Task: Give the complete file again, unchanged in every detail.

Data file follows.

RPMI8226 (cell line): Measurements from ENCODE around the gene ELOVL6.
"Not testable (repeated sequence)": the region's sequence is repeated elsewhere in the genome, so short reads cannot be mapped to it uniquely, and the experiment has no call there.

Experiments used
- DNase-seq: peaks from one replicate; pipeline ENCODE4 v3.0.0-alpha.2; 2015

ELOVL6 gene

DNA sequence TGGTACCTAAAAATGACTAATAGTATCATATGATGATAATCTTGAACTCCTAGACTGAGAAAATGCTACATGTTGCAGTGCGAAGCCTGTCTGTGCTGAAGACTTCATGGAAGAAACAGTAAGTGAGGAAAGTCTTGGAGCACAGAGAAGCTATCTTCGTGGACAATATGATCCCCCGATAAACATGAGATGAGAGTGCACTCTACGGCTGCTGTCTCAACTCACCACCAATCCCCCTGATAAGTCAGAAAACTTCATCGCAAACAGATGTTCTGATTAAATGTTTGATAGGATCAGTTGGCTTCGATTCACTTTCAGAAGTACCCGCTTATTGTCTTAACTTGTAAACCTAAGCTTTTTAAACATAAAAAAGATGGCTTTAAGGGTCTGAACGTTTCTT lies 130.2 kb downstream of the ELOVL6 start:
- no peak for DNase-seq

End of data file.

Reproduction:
RPMI8226 (cell line): Measurements from ENCODE around the gene ELOVL6.
"Not testable (repeated sequence)": the region's sequence is repeated elsewhere in the genome, so short reads cannot be mapped to it uniquely, and the experiment has no call there.

Experiments used
- DNase-seq: peaks from one replicate; pipeline ENCODE4 v3.0.0-alpha.2; 2015

ELOVL6 gene

DNA sequence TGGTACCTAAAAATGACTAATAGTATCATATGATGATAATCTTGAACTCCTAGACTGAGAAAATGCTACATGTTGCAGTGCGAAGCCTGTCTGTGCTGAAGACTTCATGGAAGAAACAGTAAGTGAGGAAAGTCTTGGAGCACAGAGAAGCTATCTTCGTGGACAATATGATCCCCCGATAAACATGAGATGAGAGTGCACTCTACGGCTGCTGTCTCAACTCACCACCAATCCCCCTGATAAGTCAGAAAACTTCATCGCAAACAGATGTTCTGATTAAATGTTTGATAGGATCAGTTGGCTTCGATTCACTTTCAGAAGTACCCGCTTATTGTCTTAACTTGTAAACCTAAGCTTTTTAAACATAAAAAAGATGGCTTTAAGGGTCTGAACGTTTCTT lies 130.2 kb downstream of the ELOVL6 start:
- no peak for DNase-seq